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Record 1 of 15155
Nickel-Hydrogen and Lithium Ion Space Batteries
Author and Affiliation:
Reid, Robert O., II(Detroit Mercy Univ., Mechanical Engineering, MI, United States)
Abstract: The tasks of the Electrochemistry Branch of NASA Glenn Research Center are to improve and develop high energy density and rechargeable, life-long batteries. It is with these batteries that people across the globe are able to power their cell phones, laptop computers, and cameras. Here, at NASA Glenn Research Center, the engineers and scientists of the Electrochemistry branch are leading the way in the development of more powerful, long life batteries that can be used to power space shuttles and satellites. As of now, the cutting edge research and development is being done on nickel-hydrogen batteries and lithium ion batteries. Presently, nickel-hydrogen batteries are common types of batteries that are used to power satellites, space stations, and space shuttles, while lithium batteries are mainly used to power smaller appliances such as portable computers and phones. However, the Electrochemistry Branch at NASA Glenn Research Center is focusing more on the development of lithium ion batteries for deep space use. Because of the limitless possibilities, lithium ion batteries can revolutionize the space industry for the better. When compared to nickel-hydrogen batteries, lithium ion batteries possess more advantages than its counterpart. Lithium ion batteries are much smaller than nickel-hydrogen batteries and also put out more power. They are more energy efficient and operate with much more power at a reduced weight than its counterpart. Lithium ion cells are also cheaper to make, possess flexibility that allow for different design modifications. With those statistics in hand, the Electrochemistry Branch of NASA Glenn has decided to shut down its Nickel-Hydrogen testing for lithium ion battery development. Also, the blackout in the summer of 2003 eliminated vital test data, which played a part in shutting down the program. from the nickel-hydrogen batteries and compare it to past data. My other responsibilities include superheating the electrolyte that is used in the nickel-hydrogen cell in a calorimeter to test its performance under various conditions. 1 used a program called Arbin to study my data. The Arbin allows me to look at different parameters such as pressure and time and how they affect the changing temperature of the electrolyte that is being tested. In addition, I had the responsibility of taking apart and modifying battery coolers that would be used. My mentors told me that the batteries kept shutting down, so it was my responsibility to remove excess fan grilles, rotate the fans, and then switch the aluminum standoffs with nylon ones so that the coolers could operate without problems. My last task is to collect all the battery test data and organize them into charts using Microsoft Excel, before the Branch is able to conduct its research on lithium ion batteries. Therefore, during my tenure, it is my responsibility to take down final test data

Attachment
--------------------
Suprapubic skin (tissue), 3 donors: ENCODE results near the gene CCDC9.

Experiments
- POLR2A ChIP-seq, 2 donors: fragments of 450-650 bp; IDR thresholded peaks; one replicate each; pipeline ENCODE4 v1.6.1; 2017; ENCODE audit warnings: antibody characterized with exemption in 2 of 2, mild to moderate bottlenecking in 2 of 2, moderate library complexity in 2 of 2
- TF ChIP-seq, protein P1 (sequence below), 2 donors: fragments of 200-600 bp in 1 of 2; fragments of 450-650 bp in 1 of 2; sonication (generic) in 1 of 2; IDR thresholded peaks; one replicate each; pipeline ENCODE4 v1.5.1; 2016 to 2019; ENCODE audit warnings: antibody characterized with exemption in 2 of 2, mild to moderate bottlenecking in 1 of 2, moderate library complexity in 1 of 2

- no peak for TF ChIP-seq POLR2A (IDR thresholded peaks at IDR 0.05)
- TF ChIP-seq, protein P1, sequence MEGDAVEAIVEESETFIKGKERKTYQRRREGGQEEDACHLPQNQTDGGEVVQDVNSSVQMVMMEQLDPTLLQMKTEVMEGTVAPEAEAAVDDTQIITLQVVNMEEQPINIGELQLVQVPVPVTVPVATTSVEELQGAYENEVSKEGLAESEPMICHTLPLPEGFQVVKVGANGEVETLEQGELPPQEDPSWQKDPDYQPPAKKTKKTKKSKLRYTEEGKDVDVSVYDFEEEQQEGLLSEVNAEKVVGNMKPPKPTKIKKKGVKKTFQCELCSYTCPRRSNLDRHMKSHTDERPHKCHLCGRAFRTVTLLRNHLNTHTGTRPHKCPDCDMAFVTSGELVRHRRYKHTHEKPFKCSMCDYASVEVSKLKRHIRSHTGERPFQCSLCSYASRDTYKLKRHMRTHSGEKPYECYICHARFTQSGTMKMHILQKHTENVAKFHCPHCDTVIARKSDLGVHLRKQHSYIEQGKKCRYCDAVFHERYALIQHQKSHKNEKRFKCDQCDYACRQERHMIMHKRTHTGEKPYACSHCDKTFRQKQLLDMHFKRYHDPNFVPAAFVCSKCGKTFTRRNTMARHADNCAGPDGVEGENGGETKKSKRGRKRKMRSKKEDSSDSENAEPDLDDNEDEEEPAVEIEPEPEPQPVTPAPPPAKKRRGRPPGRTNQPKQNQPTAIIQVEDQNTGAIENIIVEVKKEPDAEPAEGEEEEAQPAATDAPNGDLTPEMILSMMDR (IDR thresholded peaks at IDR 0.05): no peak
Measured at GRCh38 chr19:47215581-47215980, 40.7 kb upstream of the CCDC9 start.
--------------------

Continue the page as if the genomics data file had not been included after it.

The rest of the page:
Publication Date: Jan 01, 2004
Document ID:
20050186616
(Acquired Jul 12, 2005)
Subject Category: ELECTRONICS AND ELECTRICAL ENGINEERING
Document Type: Conference Paper
Publication Information: Research Symposium II; (SEE 20050186580)
Meeting Sponsor: NASA Glenn Research Center; Cleveland, OH, United States
Financial Sponsor: Detroit Mercy Univ.; Mechanical Engineering; MI, United States
Organization Source: Detroit Mercy Univ.; Mechanical Engineering; MI, United States
Description: In English
Distribution Limits: Unclassified; Publicly available; Unlimited
Rights: No Copyright
NASA Terms: SPACECRAFT POWER SUPPLIES; STORAGE BATTERIES; ELECTRIC BATTERIES; LITHIUM BATTERIES; NICKEL HYDROGEN BATTERIES; METAL IONS; ELECTROCHEMISTRY; SWITCHES; SPACE SHUTTLES
Availability Notes: Abstract Only; Available from STI Support Services only as part of the entire parent document
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